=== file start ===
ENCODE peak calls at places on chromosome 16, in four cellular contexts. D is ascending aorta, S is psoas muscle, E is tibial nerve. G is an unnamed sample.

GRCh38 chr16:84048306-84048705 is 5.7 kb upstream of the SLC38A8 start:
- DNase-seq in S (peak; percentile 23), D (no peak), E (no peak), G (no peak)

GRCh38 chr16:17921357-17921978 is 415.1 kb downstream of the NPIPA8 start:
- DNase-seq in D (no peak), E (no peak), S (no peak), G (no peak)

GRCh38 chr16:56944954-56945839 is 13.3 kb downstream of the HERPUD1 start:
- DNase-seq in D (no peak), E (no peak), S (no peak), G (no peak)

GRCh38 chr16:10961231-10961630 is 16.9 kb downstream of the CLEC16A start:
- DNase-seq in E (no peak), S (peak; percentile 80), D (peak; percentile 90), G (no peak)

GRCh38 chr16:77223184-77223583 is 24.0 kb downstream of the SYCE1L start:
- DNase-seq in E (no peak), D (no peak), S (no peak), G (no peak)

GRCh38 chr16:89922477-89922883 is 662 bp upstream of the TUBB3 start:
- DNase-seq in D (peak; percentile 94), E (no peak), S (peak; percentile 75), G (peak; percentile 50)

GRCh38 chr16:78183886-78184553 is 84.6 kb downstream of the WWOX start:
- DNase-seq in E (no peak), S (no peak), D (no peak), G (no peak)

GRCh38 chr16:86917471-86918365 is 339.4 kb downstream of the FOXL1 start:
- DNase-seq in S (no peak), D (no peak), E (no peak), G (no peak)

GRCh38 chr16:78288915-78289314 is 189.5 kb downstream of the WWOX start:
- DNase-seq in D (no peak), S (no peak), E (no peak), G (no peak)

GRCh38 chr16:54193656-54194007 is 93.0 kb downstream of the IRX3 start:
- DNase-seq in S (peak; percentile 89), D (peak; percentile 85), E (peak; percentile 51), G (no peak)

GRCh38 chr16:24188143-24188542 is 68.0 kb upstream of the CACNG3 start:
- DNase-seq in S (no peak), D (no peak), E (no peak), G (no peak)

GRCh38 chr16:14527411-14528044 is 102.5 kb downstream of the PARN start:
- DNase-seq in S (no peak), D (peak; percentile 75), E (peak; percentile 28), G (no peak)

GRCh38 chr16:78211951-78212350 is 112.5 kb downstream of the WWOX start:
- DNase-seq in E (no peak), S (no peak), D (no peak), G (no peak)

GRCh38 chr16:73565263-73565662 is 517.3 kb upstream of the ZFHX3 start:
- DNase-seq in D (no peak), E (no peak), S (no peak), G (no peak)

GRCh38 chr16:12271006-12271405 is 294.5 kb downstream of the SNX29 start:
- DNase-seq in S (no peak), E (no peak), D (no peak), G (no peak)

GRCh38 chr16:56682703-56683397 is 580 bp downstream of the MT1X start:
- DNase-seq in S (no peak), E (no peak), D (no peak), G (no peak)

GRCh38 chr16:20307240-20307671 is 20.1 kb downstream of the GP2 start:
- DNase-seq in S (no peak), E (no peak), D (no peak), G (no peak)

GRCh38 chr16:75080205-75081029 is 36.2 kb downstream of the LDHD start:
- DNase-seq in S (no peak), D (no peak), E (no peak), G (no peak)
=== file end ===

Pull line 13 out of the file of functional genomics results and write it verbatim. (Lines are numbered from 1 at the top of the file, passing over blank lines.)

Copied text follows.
- DNase-seq in D (peak; percentile 94), E (no peak), S (peak; percentile 75), G (peak; percentile 50)